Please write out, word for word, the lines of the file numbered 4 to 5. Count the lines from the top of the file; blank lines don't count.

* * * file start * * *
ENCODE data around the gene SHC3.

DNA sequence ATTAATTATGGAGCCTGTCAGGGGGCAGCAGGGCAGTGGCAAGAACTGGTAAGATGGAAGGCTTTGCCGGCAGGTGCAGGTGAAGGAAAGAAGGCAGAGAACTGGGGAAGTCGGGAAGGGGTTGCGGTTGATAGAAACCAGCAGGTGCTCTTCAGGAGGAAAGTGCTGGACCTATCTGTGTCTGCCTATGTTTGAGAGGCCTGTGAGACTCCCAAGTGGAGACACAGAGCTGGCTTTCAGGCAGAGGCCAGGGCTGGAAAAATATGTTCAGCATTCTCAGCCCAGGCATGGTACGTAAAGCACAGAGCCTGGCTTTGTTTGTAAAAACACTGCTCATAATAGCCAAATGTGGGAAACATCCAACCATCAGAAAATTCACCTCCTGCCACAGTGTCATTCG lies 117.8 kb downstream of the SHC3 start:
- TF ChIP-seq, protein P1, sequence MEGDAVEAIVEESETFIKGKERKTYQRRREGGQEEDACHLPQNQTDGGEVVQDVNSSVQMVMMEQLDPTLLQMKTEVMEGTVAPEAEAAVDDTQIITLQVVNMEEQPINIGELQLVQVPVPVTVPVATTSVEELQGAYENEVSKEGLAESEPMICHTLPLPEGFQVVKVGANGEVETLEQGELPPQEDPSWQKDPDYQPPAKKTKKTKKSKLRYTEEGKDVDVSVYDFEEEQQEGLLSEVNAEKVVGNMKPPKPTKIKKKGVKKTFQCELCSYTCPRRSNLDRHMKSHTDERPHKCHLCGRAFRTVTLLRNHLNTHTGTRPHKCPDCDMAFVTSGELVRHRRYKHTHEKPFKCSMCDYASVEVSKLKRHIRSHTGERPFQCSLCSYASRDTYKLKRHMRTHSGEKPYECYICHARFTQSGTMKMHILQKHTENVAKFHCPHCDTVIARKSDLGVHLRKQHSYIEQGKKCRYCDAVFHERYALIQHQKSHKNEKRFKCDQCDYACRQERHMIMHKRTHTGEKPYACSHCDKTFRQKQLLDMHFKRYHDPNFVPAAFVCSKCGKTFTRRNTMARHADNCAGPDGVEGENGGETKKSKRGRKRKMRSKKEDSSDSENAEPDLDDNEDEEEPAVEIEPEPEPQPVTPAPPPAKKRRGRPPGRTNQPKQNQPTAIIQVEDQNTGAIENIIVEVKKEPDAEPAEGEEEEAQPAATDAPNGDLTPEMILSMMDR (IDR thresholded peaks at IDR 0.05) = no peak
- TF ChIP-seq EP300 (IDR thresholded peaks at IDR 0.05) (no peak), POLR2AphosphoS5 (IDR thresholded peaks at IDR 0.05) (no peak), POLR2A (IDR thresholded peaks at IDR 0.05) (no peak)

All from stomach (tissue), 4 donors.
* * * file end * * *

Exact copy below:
- TF ChIP-seq EP300 (IDR thresholded peaks at IDR 0.05) (no peak), POLR2AphosphoS5 (IDR thresholded peaks at IDR 0.05) (no peak), POLR2A (IDR thresholded peaks at IDR 0.05) (no peak)

All from stomach (tissue), 4 donors.